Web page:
City regulator met Saudi Aramco before unveiling new IPO rules

Cornelia Mascio
Ottobre 13, 2017

Andrew Bailey, chief executive of the Financial Conduct Authority (FCA), held the talks before publishing heavily criticised rule changes that could attract a multi-trillion pound listing from the oil giant.

The FCA in July launched a consultation over its plans to create a new category within its "premium" listing to cater for companies controlled by a shareholder that is a sovereign country, exempting companies controlled by governments from certain related party and controlling shareholder rules. It has faced criticism that the weakening of the rules will damage London's reputation for protecting shareholders in companies with dominant owners.

But Bailey insisted the new category would not weaken protection for investors and that those who did invest in companies in the new group would know what they were buying.

Nicky Morgan, chairwoman of the influential Treasury Select Committee, had written to the FCA demanding an explanation.

In April, Prime Minister Theresa May was joined by London Stock Exchange chief executive Xavier Rolet on a trip to Saudi Arabia as the pair looked to trumpet London's attractions amid competition from New York, Hong Kong and Tokyo for what is likely to be the world's largest ever IPO.

However, given the public discussion of these events, we can confirm that we held conversations with Saudi Aramco and their advisors in light of their interest in a possible United Kingdom listing in the early part of this year. "We emphasised during those conversations that we were reviewing the listing regime", Bailey said.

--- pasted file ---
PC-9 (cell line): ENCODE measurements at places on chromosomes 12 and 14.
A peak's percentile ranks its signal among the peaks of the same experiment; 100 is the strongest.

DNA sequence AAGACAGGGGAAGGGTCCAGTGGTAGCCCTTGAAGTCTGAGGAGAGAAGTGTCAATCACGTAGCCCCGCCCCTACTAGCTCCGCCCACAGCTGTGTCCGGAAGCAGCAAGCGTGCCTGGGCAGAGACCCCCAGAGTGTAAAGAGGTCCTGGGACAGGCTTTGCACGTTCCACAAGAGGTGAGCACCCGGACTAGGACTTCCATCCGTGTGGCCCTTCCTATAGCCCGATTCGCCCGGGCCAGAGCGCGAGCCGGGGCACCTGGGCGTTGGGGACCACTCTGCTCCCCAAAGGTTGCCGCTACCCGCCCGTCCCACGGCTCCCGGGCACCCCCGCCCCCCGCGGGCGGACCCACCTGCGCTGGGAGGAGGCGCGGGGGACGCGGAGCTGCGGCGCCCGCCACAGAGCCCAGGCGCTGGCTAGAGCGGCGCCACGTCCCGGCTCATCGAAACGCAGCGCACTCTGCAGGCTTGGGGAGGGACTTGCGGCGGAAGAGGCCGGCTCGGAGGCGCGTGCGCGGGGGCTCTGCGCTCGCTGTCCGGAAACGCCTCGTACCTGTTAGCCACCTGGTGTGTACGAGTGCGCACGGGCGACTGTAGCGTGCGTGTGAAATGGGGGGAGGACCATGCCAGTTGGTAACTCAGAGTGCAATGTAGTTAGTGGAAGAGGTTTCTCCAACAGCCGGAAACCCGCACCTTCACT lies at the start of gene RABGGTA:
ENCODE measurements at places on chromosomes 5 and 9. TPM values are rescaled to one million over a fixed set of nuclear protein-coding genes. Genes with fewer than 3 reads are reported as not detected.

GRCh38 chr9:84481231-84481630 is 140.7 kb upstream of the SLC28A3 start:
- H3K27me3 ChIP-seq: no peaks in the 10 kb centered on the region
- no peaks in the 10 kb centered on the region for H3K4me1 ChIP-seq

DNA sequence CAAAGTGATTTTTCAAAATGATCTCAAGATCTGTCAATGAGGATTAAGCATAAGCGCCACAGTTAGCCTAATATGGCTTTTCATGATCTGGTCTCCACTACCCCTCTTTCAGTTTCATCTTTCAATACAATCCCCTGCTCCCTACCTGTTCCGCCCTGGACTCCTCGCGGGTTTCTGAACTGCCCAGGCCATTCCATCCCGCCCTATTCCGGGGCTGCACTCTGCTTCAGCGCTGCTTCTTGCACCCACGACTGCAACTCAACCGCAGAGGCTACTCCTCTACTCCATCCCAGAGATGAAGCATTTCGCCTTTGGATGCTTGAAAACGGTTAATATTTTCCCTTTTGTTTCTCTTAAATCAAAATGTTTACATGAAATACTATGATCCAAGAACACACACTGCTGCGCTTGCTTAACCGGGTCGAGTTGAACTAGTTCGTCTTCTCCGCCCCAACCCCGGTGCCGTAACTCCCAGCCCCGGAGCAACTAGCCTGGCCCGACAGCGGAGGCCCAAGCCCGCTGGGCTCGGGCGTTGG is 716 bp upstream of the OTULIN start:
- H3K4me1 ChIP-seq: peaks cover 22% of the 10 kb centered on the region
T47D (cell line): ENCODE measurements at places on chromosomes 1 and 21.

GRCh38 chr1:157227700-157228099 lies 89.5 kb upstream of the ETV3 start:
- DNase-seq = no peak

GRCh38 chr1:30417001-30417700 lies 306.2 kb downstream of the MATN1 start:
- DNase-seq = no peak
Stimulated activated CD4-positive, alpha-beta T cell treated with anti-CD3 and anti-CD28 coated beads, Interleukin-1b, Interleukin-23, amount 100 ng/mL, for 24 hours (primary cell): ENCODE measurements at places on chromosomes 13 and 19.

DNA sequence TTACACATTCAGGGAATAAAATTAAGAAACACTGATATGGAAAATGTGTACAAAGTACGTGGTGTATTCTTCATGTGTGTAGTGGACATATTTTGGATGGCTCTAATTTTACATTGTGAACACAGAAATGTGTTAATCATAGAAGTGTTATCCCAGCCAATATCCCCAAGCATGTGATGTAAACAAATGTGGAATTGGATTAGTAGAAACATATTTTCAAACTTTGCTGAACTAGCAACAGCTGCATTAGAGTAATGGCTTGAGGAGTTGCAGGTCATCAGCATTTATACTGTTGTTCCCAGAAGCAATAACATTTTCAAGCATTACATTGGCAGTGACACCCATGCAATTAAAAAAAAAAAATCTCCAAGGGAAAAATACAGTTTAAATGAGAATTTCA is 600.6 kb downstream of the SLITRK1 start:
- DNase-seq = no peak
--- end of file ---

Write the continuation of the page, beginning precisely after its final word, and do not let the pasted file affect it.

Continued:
Having received his response, Morgan said: "Questions remain about the level of political involvement in the consultation".

Chair of the Business, Energy and Industrial Strategy committee Rachel Reeves says what is good for City traders is not necessarily good for the country's economy or investors. Ashley Hamilton Claxton, corporate governance manager at Royal London Asset Management, said: "While we fully support the case that the United Kingdom must stay competitive in a growing global marketplace, we do not think rewriting the rules is the correct way to go about it".

Bailey also said in the letter that the proposals wouldn't be detrimental to investors.

The FCA is reaching the end of its consultation on the proposals and aims to reveal its conclusions by the end of the year. "The recommendations include the point that London retaining its position as the leading worldwide financial centre supports the aim of sustainable economic growth", said Bailey.

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